Judah’s highlights:

Top 100 senior prospect Judah Mintz shines with Oak Hill Academy

JuuuDaaah MINTZ!

This one emphasizes his playmaking for his teammates: Judah Mintz Had That Ball ON A STRING!

The opinions of two experts, (who are focused on Judah as an NBA prospect):

Judah Mintz Preseason Scouting Report: 2023 NBA Draft Prospects

Top 50 Guard | Judah Mintz Breakdown


Symir Torrence, a 6-3 195 senior 13.1m 7.9p 4.8r 9.0a 1.3s 0.2b – 4.6mfg 1.0mft 2.7to 2.1pf = 12.8NP
The departure of Kadary Richmond a year ago caused plenty of angst among Syracuse fans. He looked like the point guard we’d been waiting for to help us rise out of the muck of mediocrity, but he and JB didn’t seem to get along. Supposedly Jim didn’t want him to shoot and Kadary wanted more playing time, (over Joe Girard) and to have the green light to shoot. He transferred to Seton Hall. Jim brought in Symir Torrence, a reserve at Marquette but a Syracuse native who’d played for the Syracuse Academy of Science. Kadary had played 21 minutes a game for us and averaged 6.3 points and 3.1 assists while Symir played only 13 for Marquette, averaging just 2.4 points and 1.6 assists. He hardly seemed an adequate replacement He also was a bit smaller- Kadary was 6-5 with a 7 foot armspan, quite a weapon at the to of the zone. Here are their actual per 40 minute numbers in the 2020-21 season:
Kadary 12.0p 5.0r 5.8a 3.1s 1.0b – 5.1mfg 1.1mft 3.0to 2.6pf = 14.1NP
Symir 7.3p 4.2r 4.7a 0.9s 0.1b – 4.6mfg 1.0mft 2.7to 2.4pf = 6.5NP

The irony is, coming out of high school, Symir was actually the higher rated player, although at different positions. 247 had Kadary at #90 overall and the #19 small forward while Symir was #75 and the 11th best combo guard. Symir is not a combo guard. He has shown no outside shot to speak of. He’s shown an ability to score from floaters in the lane and even hit a couple of bank shots late in the season. (I’ve always had a love for the “kiss off the glass” since the days of Sam Jones with the Celtics – but he could do it from 20 feet.) What he does do well is to penetrate a defense off the dribble, make them come to him and then look for his teammates. Surrounded by jump shooters, his assists per 40 minutes soared, (see above). Pressed into service as the starter in the ACC Tournament because of Buddy Boeheim’s suspension, Symir had 20 assists in two games against Florida State and Duke, two of the top programs in the conference and he and Joe Girard looked like they were made for each other. They looked like next year’s backcourt – until we recruited Judah Mintz. Now Symir seems limited to a reserve role, held back by the fact that he’s just not much of a scorer. He was said to have worked on his jump shot all spring and summer but so has Judah.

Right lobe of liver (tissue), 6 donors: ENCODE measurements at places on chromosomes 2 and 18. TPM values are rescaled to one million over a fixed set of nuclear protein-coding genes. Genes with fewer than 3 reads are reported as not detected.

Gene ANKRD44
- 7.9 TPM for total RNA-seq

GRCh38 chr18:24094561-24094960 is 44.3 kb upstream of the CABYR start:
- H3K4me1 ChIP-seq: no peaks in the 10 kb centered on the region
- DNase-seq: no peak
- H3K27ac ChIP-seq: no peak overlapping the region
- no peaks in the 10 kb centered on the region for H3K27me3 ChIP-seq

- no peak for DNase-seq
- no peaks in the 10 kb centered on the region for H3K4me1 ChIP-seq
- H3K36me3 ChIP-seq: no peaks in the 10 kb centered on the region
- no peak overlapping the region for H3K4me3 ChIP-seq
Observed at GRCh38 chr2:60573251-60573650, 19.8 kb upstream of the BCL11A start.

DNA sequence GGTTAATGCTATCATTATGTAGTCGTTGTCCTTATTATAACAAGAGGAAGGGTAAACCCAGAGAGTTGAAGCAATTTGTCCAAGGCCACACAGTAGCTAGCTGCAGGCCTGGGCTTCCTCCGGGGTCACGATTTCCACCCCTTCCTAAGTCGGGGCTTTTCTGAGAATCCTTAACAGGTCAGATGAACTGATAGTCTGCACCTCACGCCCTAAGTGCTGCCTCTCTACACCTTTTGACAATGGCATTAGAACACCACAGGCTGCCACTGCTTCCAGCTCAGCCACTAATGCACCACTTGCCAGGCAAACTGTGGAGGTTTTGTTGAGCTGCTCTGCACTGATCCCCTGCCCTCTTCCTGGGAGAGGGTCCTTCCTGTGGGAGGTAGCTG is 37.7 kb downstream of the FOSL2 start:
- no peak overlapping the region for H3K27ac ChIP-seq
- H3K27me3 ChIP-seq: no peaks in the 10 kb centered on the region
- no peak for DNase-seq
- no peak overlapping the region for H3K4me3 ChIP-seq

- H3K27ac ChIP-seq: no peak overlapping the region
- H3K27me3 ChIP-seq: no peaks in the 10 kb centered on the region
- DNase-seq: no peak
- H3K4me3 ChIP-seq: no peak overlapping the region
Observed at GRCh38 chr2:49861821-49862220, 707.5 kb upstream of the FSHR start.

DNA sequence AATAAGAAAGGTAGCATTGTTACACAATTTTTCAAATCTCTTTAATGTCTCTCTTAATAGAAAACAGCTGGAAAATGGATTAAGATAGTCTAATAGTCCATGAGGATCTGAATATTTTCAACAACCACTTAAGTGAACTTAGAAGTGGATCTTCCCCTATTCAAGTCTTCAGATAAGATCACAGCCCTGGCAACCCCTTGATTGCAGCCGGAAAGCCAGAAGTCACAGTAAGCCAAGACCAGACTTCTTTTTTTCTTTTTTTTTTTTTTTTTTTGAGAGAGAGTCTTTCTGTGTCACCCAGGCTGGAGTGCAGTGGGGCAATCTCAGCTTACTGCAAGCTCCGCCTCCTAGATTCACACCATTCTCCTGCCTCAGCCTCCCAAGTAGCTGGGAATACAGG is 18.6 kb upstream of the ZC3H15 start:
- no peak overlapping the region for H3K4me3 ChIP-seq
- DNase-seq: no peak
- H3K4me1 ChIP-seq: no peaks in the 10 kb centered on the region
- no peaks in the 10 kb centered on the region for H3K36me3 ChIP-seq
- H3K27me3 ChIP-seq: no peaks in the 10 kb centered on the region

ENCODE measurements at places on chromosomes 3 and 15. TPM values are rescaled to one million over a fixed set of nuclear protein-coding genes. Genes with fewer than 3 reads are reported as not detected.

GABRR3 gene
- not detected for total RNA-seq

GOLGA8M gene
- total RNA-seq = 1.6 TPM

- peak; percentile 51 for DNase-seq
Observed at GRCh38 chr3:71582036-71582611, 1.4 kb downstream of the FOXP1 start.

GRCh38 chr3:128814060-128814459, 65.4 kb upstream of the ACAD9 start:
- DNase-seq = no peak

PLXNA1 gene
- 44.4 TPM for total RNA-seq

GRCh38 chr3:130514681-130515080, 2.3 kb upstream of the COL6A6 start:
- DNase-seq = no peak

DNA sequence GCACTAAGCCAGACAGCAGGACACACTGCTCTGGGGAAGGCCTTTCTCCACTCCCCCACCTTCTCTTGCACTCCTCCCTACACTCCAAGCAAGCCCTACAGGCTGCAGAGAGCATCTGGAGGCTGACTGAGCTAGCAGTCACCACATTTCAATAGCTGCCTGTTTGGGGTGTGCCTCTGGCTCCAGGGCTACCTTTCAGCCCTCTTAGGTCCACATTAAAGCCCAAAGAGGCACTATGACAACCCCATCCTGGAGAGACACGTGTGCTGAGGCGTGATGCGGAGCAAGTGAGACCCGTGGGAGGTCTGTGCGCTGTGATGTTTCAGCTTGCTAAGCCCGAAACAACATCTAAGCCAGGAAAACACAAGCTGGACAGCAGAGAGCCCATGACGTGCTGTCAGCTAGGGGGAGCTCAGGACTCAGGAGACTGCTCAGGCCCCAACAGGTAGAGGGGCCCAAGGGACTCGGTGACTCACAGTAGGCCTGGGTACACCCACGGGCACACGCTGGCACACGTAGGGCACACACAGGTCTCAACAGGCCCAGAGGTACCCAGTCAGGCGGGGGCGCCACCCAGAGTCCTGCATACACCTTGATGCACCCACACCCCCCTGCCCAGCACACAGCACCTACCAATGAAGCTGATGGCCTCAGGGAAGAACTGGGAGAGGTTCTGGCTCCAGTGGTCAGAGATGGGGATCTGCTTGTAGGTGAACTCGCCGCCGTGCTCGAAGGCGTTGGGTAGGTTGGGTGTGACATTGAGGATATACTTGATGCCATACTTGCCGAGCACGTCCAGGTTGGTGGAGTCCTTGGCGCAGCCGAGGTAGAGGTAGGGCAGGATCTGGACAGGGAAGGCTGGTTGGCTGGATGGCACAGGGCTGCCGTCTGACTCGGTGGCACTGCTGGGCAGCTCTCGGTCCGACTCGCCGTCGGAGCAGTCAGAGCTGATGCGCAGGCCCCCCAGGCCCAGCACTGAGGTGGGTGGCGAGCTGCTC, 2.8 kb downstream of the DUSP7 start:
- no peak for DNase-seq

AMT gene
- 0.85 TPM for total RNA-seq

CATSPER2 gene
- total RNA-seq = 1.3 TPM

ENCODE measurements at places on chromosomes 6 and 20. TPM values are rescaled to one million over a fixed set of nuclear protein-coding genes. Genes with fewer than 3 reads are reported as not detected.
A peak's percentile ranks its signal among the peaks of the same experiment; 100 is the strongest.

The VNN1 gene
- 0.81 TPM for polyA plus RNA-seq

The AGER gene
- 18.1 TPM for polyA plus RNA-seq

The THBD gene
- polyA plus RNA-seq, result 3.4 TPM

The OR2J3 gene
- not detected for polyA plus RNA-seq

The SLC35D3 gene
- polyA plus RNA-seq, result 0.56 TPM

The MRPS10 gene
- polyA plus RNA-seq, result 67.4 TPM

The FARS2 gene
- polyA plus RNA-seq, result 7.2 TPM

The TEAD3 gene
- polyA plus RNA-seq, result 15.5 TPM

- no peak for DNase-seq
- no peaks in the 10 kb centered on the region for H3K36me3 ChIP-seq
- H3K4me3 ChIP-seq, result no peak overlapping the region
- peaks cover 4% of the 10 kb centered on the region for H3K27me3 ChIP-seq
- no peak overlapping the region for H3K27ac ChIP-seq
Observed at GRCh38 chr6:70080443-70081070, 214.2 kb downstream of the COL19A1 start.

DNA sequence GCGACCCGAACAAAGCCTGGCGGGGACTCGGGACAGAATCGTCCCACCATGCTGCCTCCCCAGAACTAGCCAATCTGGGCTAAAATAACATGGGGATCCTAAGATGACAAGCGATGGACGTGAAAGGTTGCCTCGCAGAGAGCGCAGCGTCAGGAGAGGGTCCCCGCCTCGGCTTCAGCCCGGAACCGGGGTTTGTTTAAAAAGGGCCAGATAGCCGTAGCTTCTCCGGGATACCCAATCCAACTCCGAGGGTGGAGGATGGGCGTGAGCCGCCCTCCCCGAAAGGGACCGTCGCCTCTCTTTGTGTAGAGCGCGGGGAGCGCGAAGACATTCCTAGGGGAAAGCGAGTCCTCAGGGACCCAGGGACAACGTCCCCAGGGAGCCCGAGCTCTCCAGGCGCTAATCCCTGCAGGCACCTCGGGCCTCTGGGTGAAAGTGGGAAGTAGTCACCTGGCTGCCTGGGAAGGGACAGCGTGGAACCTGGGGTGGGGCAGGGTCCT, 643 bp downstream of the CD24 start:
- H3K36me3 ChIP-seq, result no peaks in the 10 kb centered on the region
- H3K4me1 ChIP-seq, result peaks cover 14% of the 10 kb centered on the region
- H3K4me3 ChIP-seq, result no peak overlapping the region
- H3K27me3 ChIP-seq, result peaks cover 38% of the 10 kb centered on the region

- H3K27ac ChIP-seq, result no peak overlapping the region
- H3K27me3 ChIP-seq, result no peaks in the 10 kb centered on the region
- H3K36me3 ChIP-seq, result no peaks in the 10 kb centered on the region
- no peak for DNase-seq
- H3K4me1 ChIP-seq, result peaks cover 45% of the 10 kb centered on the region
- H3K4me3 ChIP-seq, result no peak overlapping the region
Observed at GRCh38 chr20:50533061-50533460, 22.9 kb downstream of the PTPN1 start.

Here are Symir’s two big games in the ACCT. He’s #10:

Syracuse vs. Florida State Condensed Game | ACC Men’s Basketball (2021-22)

Syracuse vs. Duke Condensed Game | ACC Men’s Basketball (2021-22)


Quadir Copeland, a 6-6 203 freshman

Before Mintz was recruited, Quadir Copeland was to be the point guard in the new class. (247 has him #136 overall and the #17 combo guard prospect. Someday he may be the point guard, perhaps paired with Mintz in a dynamite backcourt. In his highlight films, he’s actually playing forward. But he clearly has excellent passing skills. He can penetrate and dish but he also throws Nolan Ryan-like fastballs through the defense to players in the paint or along the baseline, something we’ve not seen since the Leo Rautins days. He also shows the ability to drive to the basket and score, either with finesse or throwing down dunks and can make the occasional outside shot. Some people questioned his commitment to defense in high school but, as a forward, he was more likely to wait for the offensive players to come to him. In Rochester, as a guard, he was very aggressive, shutting down Joe Girard when he was on him. He’s also been working on his shot. (Who doesn’t?) With his height he could be a point guard or a point forward. If we went to a three-guard line-up, he could be the third guard and essentially a small forward at the same time.

His highlights:

QUADIR COPELAND is the BEST KEPT SECRET IN PENNSYLVANIA! BOUT TO BE FAMOUS! 6' 6" Guard 2021


Here he is playing against DJ Wagner, the #1 recruit in the country, (son of DaJuan, son of Milt):

DJ Wagner vs. Quadir Copeland!! Camden Remains Undefeated